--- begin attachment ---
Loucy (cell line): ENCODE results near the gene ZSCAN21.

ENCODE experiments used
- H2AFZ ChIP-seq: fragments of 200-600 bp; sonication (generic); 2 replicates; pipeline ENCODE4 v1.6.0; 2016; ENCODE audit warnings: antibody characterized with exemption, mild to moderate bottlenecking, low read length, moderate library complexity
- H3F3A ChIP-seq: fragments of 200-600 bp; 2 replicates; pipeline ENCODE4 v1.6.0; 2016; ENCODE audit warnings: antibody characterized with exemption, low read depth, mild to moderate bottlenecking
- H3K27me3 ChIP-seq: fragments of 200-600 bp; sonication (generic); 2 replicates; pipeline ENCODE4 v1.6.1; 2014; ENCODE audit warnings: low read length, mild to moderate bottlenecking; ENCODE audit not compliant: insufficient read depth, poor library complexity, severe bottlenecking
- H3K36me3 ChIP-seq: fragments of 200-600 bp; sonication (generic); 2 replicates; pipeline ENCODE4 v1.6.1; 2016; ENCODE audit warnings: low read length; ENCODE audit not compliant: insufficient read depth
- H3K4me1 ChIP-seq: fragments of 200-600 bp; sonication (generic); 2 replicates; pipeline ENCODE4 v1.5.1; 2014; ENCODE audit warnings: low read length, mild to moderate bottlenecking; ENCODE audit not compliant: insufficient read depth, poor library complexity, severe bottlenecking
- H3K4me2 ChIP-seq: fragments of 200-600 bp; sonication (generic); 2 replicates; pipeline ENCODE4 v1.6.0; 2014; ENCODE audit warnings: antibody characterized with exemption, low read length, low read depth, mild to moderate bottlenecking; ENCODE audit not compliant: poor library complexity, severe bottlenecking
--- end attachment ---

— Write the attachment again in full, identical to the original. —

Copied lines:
Loucy (cell line): ENCODE results near the gene ZSCAN21.

ENCODE experiments used
- H2AFZ ChIP-seq: fragments of 200-600 bp; sonication (generic); 2 replicates; pipeline ENCODE4 v1.6.0; 2016; ENCODE audit warnings: antibody characterized with exemption, mild to moderate bottlenecking, low read length, moderate library complexity
- H3F3A ChIP-seq: fragments of 200-600 bp; 2 replicates; pipeline ENCODE4 v1.6.0; 2016; ENCODE audit warnings: antibody characterized with exemption, low read depth, mild to moderate bottlenecking
- H3K27me3 ChIP-seq: fragments of 200-600 bp; sonication (generic); 2 replicates; pipeline ENCODE4 v1.6.1; 2014; ENCODE audit warnings: low read length, mild to moderate bottlenecking; ENCODE audit not compliant: insufficient read depth, poor library complexity, severe bottlenecking
- H3K36me3 ChIP-seq: fragments of 200-600 bp; sonication (generic); 2 replicates; pipeline ENCODE4 v1.6.1; 2016; ENCODE audit warnings: low read length; ENCODE audit not compliant: insufficient read depth
- H3K4me1 ChIP-seq: fragments of 200-600 bp; sonication (generic); 2 replicates; pipeline ENCODE4 v1.5.1; 2014; ENCODE audit warnings: low read length, mild to moderate bottlenecking; ENCODE audit not compliant: insufficient read depth, poor library complexity, severe bottlenecking
- H3K4me2 ChIP-seq: fragments of 200-600 bp; sonication (generic); 2 replicates; pipeline ENCODE4 v1.6.0; 2014; ENCODE audit warnings: antibody characterized with exemption, low read length, low read depth, mild to moderate bottlenecking; ENCODE audit not compliant: poor library complexity, severe bottlenecking